Pocket, $7.99, ISBN 978-1-4767-0369-5
Historical Romance, 2015
Trapped by Scandal features one of most kick-ass heroines I’ve come across in a while. She’s capable to the point of being a Sue, but hey, I’ll take what I can get when it comes to heroines, especially after the last few walking stupidity headcases I have to endure. Naturally, Lady Hero Fanshawe just has to paired off with a guy who doesn’t appreciate any of her kick-ass traits and insists that she sits at home and twiddles her thumbs while the brave strong men go out to tame the world, sigh.
William Ducasse, Viscount St Aubery, has a French title but he’s half-English and, when the French starts lopping off the nobles’ heads in their country, on the side of the nobles. He works alongside Hero’s twin brother Alec, and meets the lady when she shows up unannounced to look for her brother. The whole gang work together to locate and rescue Alec’s fiancée, and William and Hero soon fall into an affair. She thinks the relationship is going somewhere, but he ditches her the moment they reach England – for her reputation, et cetera. Normally, this would be another case of an asshole using and ditching a woman, but romance heroes always have the “for her own good” excuse for this kind of thing, and in his case, William doesn’t want Hero to be a collateral damage as he cleans up loose ends in England.
Hero is a pretty amazing heroine. She marvelously self aware and her intelligence is a joy to behold, especially when compared to that of most heroines out there. She can put two and two together to come up with four, she doesn’t jump into weird and wrong conclusions, and she doesn’t dangle that tired “no love, no marriage, but he can shag me any time he want in the meantime” nonsense. She can defend herself, take down the bad guys, and keep up with the boys. Now, I have no idea how she can do this – natural affinity to be marvelous, I guess, but this also puts her squarely in Mary Sue territory. But as I’ve said, given how rare it is to find a heroine of this sort these days, I’m more than happy to jump on board the Hero train.
William has plenty of angst and issues, some border on being made-in-Bollywood types, but he treats Hero like he’s a student in the Cynster bohunk masterclass: he expects to bark orders at Hero and she would immediately obey. He doesn’t offer any explanations or justifications – this is his order, he is the big man here, so little missus better sit there all quiet and nice. As you can imagine, Hero rarely bothers to obey. In fact, the late third of this story is arguably driven by Hero, who puts together so many pieces of the plot while William is reduced to being that surly guy who thinks he’s all that but in truth, people roll up their eyes behind his back and just do whatever they want to do.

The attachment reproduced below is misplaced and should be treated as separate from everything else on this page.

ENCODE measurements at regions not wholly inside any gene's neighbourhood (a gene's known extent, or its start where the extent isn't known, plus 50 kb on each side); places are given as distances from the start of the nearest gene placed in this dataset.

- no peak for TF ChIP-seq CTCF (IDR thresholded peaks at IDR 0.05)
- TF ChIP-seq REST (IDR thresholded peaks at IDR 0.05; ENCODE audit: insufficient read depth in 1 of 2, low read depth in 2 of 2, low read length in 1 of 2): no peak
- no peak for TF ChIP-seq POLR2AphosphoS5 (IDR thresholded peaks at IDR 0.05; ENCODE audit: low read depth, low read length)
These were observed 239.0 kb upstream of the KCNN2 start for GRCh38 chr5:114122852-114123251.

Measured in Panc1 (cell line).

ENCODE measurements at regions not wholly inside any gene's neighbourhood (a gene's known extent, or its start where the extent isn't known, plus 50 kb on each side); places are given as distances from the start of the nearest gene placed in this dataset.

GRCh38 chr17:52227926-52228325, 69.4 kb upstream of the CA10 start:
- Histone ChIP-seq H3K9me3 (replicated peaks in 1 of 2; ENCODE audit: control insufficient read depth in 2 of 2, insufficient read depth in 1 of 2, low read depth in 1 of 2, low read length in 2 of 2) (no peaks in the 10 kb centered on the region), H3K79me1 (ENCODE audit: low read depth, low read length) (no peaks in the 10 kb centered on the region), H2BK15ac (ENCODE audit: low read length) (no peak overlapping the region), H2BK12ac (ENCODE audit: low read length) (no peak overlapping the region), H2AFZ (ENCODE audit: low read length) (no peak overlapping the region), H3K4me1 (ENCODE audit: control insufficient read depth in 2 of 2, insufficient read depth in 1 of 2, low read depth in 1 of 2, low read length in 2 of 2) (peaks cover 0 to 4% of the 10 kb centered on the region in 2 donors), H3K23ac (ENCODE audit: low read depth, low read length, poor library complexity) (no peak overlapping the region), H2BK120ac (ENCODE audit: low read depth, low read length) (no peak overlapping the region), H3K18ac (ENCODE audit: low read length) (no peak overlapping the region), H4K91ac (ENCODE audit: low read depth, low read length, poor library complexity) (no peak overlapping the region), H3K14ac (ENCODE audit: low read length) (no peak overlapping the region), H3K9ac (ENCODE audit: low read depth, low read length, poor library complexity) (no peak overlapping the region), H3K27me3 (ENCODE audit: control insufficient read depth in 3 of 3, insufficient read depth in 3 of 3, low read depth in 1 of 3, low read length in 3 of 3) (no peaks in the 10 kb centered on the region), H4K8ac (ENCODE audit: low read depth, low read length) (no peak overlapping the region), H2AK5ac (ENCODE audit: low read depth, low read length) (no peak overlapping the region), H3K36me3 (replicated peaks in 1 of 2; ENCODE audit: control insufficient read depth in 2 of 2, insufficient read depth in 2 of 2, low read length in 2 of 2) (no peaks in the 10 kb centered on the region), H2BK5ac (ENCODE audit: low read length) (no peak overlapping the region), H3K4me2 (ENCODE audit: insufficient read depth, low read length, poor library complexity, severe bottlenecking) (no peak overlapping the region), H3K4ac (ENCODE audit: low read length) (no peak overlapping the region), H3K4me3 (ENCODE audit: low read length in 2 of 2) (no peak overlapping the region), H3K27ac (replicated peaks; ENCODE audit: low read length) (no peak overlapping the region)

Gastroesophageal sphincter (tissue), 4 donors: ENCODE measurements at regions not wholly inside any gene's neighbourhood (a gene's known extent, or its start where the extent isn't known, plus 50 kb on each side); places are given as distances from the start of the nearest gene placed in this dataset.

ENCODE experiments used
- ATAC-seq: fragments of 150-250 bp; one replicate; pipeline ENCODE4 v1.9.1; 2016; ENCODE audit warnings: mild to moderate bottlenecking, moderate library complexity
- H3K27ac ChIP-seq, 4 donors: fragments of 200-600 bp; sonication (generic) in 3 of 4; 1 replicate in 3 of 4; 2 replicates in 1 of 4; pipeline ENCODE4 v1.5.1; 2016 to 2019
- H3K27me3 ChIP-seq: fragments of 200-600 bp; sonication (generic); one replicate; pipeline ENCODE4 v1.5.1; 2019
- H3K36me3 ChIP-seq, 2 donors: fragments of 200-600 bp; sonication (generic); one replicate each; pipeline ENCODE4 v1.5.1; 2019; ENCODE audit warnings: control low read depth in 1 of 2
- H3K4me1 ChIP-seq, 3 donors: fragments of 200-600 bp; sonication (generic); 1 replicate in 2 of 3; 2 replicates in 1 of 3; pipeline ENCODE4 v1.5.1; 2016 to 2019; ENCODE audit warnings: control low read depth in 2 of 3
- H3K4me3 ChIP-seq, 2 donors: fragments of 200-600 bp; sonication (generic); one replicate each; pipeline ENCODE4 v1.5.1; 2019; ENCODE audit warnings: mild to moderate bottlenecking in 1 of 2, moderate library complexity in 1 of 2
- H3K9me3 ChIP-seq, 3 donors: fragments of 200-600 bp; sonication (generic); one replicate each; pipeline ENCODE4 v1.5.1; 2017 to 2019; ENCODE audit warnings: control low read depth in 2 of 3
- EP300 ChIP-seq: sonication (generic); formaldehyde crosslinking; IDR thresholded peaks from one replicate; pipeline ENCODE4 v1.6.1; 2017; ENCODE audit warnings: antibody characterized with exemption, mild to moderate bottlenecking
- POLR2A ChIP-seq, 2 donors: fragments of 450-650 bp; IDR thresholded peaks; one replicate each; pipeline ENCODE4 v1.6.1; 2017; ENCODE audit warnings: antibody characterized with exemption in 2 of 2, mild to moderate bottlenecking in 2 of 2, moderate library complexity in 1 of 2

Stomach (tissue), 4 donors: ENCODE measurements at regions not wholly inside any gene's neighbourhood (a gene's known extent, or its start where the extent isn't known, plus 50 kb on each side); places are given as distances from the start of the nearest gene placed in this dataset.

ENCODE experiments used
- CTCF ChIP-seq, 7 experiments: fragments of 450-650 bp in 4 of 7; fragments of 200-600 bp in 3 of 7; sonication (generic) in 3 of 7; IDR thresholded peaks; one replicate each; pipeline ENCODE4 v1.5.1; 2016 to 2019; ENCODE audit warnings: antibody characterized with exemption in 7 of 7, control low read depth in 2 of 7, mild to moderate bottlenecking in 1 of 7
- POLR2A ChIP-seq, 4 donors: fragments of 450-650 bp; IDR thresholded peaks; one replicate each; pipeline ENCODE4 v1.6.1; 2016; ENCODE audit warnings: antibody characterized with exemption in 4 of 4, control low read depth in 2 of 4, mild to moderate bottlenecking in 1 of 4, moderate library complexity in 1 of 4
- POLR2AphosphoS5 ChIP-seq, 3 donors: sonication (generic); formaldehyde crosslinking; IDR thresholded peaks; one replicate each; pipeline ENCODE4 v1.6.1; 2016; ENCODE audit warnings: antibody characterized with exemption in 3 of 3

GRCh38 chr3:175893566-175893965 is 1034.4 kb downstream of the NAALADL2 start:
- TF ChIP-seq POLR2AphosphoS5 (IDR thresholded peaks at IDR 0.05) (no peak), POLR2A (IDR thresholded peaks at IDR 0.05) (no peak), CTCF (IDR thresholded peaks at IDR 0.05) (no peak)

Late in the story, when he sighs because Hero once again refuses to stay put like he ordered her to, a secondary character points out correctly that she might have if he’d given her reasons to obey him. He’s right – Hero is intelligent enough and she has a strong sense of self-preservation, so she is not an unreasonable sort. William is the one who is unreasonable here, and I don’t blame Hero for not jumping to follow his orders, especially when not doing so actually moves the plot along.
It is a shame that William seems like the sort who would be happier off paired with a meek and malleable ninny, as Hero is a good kick-ass heroine that deserves someone who appreciate her for her kick-ass traits. William appears to the be sort who will only force her to be a sit-at-home baby-making machine after the honeymoon. Thanks to this fellow, Trapped by Scandal at the end of the day feels like a second-rate version of Velvet, still one of my favorite books by the author and one of the best Spy Hero vs Spy Heroine stories out there. This one has a similar underlying dynamics, but the hero’s high-handed tendencies ruin the party considerably.